Thursday, August 14, 2008

Lord of the Image: Building Magic Into Your Graphic

It's January in Edmonton. Freezing. Sheree and I are just recovering from the Christmas season, but we are getting onto a plane and going to New Zealand. We expect one of the highlights to be a tour we've booked that goes to some of the Lord of the Rings film sites.

But as the day grows closer, we start getting more and more unhappy with the prospect because each day off the ship (it was a 12 day trip into NZ and Australia) is precious and you hate to waste even a single moment on land.

So it was with considerably lower expectations that we got onto a bus in the early morning hour and headed off with other LOTR fans to see where Peter Jackson actually made his film magic.

Let me tell you just a little bit before we get to the meat of this blog. Tolkein opened my eyes to a whole new world. I first read The Hobbit in my teens and have been fascinated with things fantastical since then. Sheree and I have matching white gold wedding bands inscribed with elven script.

It's not a geek-like obsession. It's more in agreement with the beautiful notion that we are both on the same journey.We expect to go "there and back again" and it doesn't matter to us even a little bit that we are a Fellowship of Two.

But we didn't fancy being trapped in a bus all day. The tour guide, a fellow who had been an extra during the filming, warned us that we were going to be seeing where the film was shot, but that all the props were long gone.

Sheree and I traded looks and sighed.

I've never been so happy to be wrong.

It was one of the GTDOAT ("Great Travel Days of All Time") as we bounced around the NZ countryside and saw site after site, listening to stories of how the filming actually happened. It was a step beyond geek heaven.

The guide was passionate about his subject matter. He loved talking about the film and he loved Tolkein and on that bus it was perfectly alright to wonder aloud what the elven bread would have tasted like and for me to defend my stand that Samwise Gamgee is, in fact, one of fiction's great supporting characters of all time. We were among our kind of people. You get the picture, right?

There were moments when I really felt like magic was stirring and I could see the Galadriel giving Frodo a gentle kiss on the forehead as he set his jaw and marched off to Mount Doom. I could hear the rustle of elven garb as a silent procession moved through the woods to self-imposed exile from Middle Earth. I'm pretty sure I saw Sam peeking out at me just around the corner of my imagination as he set about preparing an evening meal. I felt again the breathless excitement of watching the Fellowship of the Ring set out on a quest of such grand scale that the fate of the world hung on its outcome...

Yup. I love that book. The subject matter makes my blood race. How do I convey that feeling to you -- who may or may not care about Middle Earth?

Let's start with an actual setting. The bridge in the picture at the top is one that LOTR movie fans probably won't recognize. It's on private land -- but when the filming was being done it was a vision of light and soft curves. But some very important scenes were filmed here.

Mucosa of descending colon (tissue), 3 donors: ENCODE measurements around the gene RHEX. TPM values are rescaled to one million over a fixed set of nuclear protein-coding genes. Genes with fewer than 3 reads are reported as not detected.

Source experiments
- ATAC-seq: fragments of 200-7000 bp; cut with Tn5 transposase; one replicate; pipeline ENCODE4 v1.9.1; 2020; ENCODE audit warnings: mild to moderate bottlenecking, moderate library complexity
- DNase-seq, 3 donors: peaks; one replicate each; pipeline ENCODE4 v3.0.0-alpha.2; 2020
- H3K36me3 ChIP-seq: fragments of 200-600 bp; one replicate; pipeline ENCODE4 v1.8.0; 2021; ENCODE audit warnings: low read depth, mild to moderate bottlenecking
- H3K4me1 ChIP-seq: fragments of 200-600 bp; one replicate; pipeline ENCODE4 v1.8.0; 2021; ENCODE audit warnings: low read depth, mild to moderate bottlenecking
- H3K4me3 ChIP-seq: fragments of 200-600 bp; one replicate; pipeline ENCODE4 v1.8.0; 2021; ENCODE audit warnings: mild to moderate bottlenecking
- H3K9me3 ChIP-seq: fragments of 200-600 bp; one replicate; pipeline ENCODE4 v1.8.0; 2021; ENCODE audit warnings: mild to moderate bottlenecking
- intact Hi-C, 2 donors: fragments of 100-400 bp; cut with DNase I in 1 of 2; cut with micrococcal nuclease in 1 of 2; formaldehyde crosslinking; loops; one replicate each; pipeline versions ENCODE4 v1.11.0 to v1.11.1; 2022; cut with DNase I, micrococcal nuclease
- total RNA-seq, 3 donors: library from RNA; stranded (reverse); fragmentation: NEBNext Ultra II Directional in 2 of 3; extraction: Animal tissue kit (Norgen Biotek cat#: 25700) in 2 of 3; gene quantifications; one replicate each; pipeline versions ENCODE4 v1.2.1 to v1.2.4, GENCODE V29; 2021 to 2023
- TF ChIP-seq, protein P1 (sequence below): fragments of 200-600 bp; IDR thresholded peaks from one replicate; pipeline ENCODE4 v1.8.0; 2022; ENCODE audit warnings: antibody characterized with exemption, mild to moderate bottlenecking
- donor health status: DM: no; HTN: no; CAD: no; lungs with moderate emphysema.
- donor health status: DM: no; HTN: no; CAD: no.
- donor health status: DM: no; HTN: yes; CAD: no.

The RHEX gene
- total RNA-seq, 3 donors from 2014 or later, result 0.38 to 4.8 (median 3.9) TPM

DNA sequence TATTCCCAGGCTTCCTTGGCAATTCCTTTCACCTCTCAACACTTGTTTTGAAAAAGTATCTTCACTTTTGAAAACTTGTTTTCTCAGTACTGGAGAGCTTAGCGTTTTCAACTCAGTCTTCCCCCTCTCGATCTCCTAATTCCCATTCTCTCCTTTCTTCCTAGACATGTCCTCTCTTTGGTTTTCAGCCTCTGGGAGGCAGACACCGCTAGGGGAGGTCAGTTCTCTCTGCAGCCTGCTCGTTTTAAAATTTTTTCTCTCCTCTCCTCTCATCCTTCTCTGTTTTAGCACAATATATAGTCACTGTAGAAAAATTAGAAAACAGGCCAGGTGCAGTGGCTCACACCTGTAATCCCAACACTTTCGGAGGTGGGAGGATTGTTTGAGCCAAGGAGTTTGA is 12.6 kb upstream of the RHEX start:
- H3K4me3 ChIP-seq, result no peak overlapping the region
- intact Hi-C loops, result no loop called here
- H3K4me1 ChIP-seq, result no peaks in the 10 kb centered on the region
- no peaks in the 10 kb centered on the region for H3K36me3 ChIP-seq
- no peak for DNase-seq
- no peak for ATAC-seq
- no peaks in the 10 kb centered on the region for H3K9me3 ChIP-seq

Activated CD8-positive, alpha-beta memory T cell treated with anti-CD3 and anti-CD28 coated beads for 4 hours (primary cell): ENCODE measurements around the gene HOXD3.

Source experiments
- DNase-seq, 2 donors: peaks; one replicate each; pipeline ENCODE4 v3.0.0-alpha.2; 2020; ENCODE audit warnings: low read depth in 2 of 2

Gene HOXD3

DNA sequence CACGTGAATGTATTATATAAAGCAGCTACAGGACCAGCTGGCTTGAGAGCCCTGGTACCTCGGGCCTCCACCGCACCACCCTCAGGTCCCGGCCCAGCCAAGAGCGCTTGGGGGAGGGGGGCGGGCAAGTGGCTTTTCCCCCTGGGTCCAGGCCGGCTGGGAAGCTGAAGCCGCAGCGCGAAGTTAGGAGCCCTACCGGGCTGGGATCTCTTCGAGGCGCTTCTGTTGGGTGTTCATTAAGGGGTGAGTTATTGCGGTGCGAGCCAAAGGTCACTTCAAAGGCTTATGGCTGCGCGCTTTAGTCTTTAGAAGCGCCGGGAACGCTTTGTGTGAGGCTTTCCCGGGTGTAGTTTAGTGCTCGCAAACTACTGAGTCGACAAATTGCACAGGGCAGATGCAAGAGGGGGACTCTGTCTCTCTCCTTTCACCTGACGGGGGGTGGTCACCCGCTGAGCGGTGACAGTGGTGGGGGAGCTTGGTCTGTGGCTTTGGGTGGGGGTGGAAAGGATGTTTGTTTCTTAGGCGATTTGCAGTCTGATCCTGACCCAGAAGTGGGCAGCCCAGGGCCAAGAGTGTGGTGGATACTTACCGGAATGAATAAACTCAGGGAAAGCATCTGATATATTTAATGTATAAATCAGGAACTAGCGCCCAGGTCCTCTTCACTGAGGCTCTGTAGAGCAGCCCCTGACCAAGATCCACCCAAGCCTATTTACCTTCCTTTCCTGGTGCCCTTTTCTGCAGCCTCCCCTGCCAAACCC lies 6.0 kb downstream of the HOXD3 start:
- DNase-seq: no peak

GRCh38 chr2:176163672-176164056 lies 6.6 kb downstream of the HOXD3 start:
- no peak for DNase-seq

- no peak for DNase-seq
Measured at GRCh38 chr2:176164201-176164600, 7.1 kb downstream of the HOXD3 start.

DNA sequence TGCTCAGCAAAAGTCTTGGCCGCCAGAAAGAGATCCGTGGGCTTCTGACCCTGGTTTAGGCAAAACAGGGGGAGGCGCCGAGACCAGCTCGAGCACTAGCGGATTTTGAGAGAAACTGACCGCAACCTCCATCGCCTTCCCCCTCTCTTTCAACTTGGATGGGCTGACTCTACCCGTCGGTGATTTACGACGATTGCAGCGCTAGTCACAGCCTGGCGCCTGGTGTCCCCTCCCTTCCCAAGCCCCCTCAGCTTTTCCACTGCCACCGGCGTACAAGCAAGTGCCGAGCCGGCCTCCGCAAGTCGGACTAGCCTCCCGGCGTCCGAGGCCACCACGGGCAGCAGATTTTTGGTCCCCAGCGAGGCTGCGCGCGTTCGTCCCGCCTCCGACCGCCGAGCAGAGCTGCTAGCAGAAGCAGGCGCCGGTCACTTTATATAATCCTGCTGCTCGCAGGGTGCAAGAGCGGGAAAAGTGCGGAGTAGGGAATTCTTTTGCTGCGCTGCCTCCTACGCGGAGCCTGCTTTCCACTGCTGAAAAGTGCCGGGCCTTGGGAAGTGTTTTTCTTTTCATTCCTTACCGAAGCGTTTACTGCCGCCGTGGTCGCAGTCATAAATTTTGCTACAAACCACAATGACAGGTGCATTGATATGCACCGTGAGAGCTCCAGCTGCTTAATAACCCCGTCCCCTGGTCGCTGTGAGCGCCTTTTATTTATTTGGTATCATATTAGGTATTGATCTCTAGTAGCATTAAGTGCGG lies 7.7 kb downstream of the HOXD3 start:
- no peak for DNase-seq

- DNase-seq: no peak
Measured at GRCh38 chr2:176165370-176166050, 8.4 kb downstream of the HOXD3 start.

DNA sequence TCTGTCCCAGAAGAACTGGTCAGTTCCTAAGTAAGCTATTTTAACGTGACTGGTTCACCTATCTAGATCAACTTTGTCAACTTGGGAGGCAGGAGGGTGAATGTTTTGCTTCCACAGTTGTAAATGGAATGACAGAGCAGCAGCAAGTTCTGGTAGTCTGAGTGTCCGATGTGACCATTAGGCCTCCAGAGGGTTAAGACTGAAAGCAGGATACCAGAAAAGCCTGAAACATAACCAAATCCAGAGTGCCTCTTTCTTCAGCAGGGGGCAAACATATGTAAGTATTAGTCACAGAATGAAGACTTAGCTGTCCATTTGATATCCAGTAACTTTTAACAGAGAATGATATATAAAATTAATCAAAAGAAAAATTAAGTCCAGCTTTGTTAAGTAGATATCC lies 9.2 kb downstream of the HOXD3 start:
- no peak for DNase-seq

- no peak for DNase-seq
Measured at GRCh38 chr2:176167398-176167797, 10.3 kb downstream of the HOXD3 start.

I wanted to bring some sense of the magic to this photo -- which was after all -- your basic white bridge. I used a picture of Galadriel from a calendar I owned, scanned it, and built it into the graphic. (No. I didn't take the picture of Cate Blanchette...sigh) I kept the opacity very low so she just comes in on the border of the picture.

At one point the guide was reading a scene from the book where Legolas is interacting with Frodo. I happened to see my wife's face and really wanted to capture that expression. It's the look every book lover knows because it is imprinted on their soul the very instant they read something that delights their spirit.

Legolas (Orlando wasn't available for a sitting, either) is just barely on the fringe of the photo. I used an Overlay Blend so he becomes part of the background . (You'll find Blending Options at the top of the Layers Pallet. Overlay is one of many potentially wonderful effects.)

The site, and the graphic need to be visual depictions of what it felt like to be standing there, listening and being happily enveloped again in Tolkein's sweet spell.

It is, ultimately, a blending of ideas and images. It is a mix of both to create something new, as I try to convey to you what it feels like to read a book or touch magic...or have magic touch you.

So how can you share a few well-chosen steps of your journey with the world? What elements would figure in the graphic you would create? What colors would you use? What backgrounds? What would be the atmosphere of the image you build?

Think about Tolkein when you start the project. He had the same pen and paper that every other writer has had since cavemen were scraping rocks on walls. But he had a vision and it was his vision that far transcended the elements of pen and paper and became something utterly unique. Pen and paper were just the medium through which he fashioned his creation. Let me say it again: He transcended his chosen medium.

You can too.

You have a camera, an imagination and Photoshop.

Where do you want to take your viewer today?

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